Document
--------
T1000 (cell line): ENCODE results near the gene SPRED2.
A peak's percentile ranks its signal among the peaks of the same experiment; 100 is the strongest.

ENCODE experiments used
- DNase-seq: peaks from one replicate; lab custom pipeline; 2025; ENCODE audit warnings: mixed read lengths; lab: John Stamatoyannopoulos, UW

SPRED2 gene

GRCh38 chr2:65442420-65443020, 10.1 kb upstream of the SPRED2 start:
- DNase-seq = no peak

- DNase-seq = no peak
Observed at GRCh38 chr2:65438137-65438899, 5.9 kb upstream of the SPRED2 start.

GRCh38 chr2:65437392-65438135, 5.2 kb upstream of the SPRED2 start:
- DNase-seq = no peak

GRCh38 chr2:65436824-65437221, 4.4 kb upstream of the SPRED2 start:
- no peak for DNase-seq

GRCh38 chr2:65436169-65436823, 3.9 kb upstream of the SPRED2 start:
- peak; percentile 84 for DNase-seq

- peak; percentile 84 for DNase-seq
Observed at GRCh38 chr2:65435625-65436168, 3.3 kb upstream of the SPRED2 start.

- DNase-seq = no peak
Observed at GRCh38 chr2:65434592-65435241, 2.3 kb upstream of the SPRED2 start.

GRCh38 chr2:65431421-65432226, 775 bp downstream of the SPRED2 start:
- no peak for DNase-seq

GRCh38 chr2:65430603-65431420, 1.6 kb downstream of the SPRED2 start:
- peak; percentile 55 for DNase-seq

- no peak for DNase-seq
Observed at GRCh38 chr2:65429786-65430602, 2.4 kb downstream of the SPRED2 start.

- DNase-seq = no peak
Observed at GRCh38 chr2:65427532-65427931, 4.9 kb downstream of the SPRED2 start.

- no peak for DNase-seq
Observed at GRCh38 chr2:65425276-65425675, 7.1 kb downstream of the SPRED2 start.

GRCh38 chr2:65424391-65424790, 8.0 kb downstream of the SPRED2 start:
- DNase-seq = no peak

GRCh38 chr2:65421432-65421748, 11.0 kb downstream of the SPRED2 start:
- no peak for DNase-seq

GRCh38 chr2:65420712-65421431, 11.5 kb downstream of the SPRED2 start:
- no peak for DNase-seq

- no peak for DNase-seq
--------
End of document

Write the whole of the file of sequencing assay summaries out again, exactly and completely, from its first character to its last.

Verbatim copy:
T1000 (cell line): ENCODE results near the gene SPRED2.
A peak's percentile ranks its signal among the peaks of the same experiment; 100 is the strongest.

ENCODE experiments used
- DNase-seq: peaks from one replicate; lab custom pipeline; 2025; ENCODE audit warnings: mixed read lengths; lab: John Stamatoyannopoulos, UW

SPRED2 gene

GRCh38 chr2:65442420-65443020, 10.1 kb upstream of the SPRED2 start:
- DNase-seq = no peak

- DNase-seq = no peak
Observed at GRCh38 chr2:65438137-65438899, 5.9 kb upstream of the SPRED2 start.

GRCh38 chr2:65437392-65438135, 5.2 kb upstream of the SPRED2 start:
- DNase-seq = no peak

GRCh38 chr2:65436824-65437221, 4.4 kb upstream of the SPRED2 start:
- no peak for DNase-seq

GRCh38 chr2:65436169-65436823, 3.9 kb upstream of the SPRED2 start:
- peak; percentile 84 for DNase-seq

- peak; percentile 84 for DNase-seq
Observed at GRCh38 chr2:65435625-65436168, 3.3 kb upstream of the SPRED2 start.

- DNase-seq = no peak
Observed at GRCh38 chr2:65434592-65435241, 2.3 kb upstream of the SPRED2 start.

GRCh38 chr2:65431421-65432226, 775 bp downstream of the SPRED2 start:
- no peak for DNase-seq

GRCh38 chr2:65430603-65431420, 1.6 kb downstream of the SPRED2 start:
- peak; percentile 55 for DNase-seq

- no peak for DNase-seq
Observed at GRCh38 chr2:65429786-65430602, 2.4 kb downstream of the SPRED2 start.

- DNase-seq = no peak
Observed at GRCh38 chr2:65427532-65427931, 4.9 kb downstream of the SPRED2 start.

- no peak for DNase-seq
Observed at GRCh38 chr2:65425276-65425675, 7.1 kb downstream of the SPRED2 start.

GRCh38 chr2:65424391-65424790, 8.0 kb downstream of the SPRED2 start:
- DNase-seq = no peak

GRCh38 chr2:65421432-65421748, 11.0 kb downstream of the SPRED2 start:
- no peak for DNase-seq

GRCh38 chr2:65420712-65421431, 11.5 kb downstream of the SPRED2 start:
- no peak for DNase-seq

- no peak for DNase-seq